Enjoy some fresh air and exercise on a scenic Cape and Islands day trip
Day trips can arise spontaneously or are planned—and anticipated—weeks in advance; both scenarios offer opportunities to de-stress, disconnect and spend time outdoors. Naturally, Cape Cod and the Islands are perfect destinations for fun and fulfilling daytrips.
“Whether main streets or back roads are your preference, the Cape offers many options for peaceful reflection or the hustle and bustle of fellow visitors,” says Wendy Northcross, CEO of the Cape Cod Chamber of Commerce. “Whoever has not taken the time to explore the 75-mile stretch of the Cape peninsula has truly unforgettable days in store.”
With the help of a few experts who know the area well, Cape Cod LIFE has put together a small collection of day trip ideas; some are well-trodden, others more obscure, but all offer spectacular ways to spend a day. With the weather warming up, take the opportunity to visit Chatham, Provincetown, Martha’s Vineyard, or any of the Cape’s fascinating communities. Just pack your camera, sunscreen and a sense of adventure—and head out for a day of fun outdoor exploration.
Cape Cod Rail Trail
The Cape Cod Rail Trail is a popular attraction for both walkers and cyclists. Once a railroad, the paved trail winds its way for 22 miles through Dennis, Harwich, Brewster, Orleans, Eastham and Wellfleet. Visitors can access the trail from various points, and can complete the entire length or just a short loop. There are many points of interest along the way including Nickerson State Park in Brewster and the Salt Pond Visitors Center in Eastham. Don’t have a bike? Several rental shops are available along the route.
Great Island Trail, Wellfleet
Part of the pristine Cape Cod National Seashore, Great Island Trail in Wellfleet features rigorous hiking trails as well as stunning views overlooking Cape Cod Bay.
Don Light, president of the Eastham Hiking Club, recommends planning for two to three hours to complete the hike, which winds around Great Island. En route, walkers can traverse sandy beaches, lofty dunes, wooded areas and vibrant saltmarshes. “It’s a mix of historical sites and beautiful views,” Light says of the hike, which begins by following a trail along the cliffs. Hikers can also take a detour to visit the site of Smith’s Tavern, a lively spot in the late 17th century where whalers and fishermen could get some food and drink.
For even more exercise, visitors can extend their walk southward to Jeremy Point—a 7.5-mile round trip jaunt—but the spot, which overlooks Wellfleet Harbor and the waterlogged remains of Billingsgate Island is accessible only at low tide, so check the tide charts when planning an excursion.
Monomoy Island, Chatham
A secluded island off the coast of Chatham, and accessible only by boat, Monomoy Island is an excellent spot to take in the Cape’s wildlife, especially seals and a diverse population of seabirds.
The Monomoy Island Ferry offers daily excursions from Stage Harbor Marine in Chatham to South Monomoy Island, the site of the recently restored Monomoy Light. “It’s part of the Monomoy National Refuge,” says ferry captain Keith Lincoln, “and it’s full of natural beauty.” Once on the island, a naturalist leads a guided tour offering pointers on Monomoy’s unique history, geology and wildlife. The Monomoy Island Ferry also offers seal and whale cruises, and is available for private chartered tours. Learn more at monomoyislandferry.com.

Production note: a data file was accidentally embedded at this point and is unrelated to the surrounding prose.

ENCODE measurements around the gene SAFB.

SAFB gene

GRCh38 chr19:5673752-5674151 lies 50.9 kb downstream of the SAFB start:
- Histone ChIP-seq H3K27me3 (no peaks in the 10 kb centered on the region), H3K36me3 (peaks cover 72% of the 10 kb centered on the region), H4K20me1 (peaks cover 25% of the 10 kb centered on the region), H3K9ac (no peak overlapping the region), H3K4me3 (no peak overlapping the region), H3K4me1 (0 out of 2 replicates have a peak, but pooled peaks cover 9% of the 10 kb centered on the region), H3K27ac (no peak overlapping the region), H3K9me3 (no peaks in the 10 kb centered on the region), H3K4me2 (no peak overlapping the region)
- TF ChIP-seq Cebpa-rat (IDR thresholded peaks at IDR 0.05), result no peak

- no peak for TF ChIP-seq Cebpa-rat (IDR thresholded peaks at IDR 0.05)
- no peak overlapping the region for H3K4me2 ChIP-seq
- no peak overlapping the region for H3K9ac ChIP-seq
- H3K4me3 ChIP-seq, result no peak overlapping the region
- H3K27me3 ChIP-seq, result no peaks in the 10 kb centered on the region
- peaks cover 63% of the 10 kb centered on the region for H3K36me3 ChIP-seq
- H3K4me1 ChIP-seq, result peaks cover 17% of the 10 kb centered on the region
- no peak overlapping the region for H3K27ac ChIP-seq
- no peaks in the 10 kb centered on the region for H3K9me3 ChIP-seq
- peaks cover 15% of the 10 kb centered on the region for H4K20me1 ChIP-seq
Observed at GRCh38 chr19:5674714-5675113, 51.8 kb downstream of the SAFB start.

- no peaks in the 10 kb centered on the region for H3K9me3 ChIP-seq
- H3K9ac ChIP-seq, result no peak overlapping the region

The Dunes of Provincetown
As the last town at the very tip of the Cape, Provincetown has an allure all its own. While a day can easily be spent perusing shops on Commercial Street or setting off on a whale-watch, Provincetown also boasts preserved natural areas with awe-inspiring scenery.
Light says a hike through Provincetown’s famous sand dunes offers visitors a glimpse of what Provincetown would have looked like when the Pilgrims arrived just under four centuries ago. “You can go up and down through the dunes,” Light says. “It is surreal out there; you can’t see any other civilization.” In the dunes the only semblance of humanity are the dozen or so dune shacks sprinkled hither and yon where writers and artists, such as Eugene O’Neill, E.E. Cummings and Jackson Pollock, have flocked for decades.
Light estimates the dunes—including areas in Truro—total 15 to 20 miles of trails. Visitors can choose their own adventure. A parking area is located off Route 6, on Snail Road near the trailhead. Learn more at nps.gov/caco.
Visit the Vineyard—and Polly Hill Arboretum
A daytrip to Martha’s Vineyard is just a short ferry ride from Woods Hole or Hyannis. The island offers so much—from shopping and beaches, to wonderful restaurants and scenic lighthouses. After breakfast or lunch, visitors looking to spend time off the beaten path should consider a walk through the peaceful Polly Hill Arboretum in West Tisbury.
“There are so many layers that make Polly Hill special,” says Karin Stanley, the non-profit organization’s education and outreach coordinator. “The old farmsteads, the open fields, it’s really what Martha’s Vineyard used to be like. It is peaceful and quiet and away from the hustle and bustle of the rest of the island.” Once a farm, the history of the 20-acre property can be traced back to 1669, and the arboretum’s offices are built in the renovated homestead which dates to the 1700s. The first seeds of the arboretum were planted by Polly Hill, the organization’s founder, in 1958. Over the years, Hill developed superior plants, and the arboretum took root.
The arboretum’s walking trails are lined with more than 1,600 types of flora and fauna. Guided tours are offered daily in July and August, at 10 a.m., and visitors can explore the property on their own year round. For more information, visit pollyhillarboretum.com.
Nancy White is a freelance writer from Hull.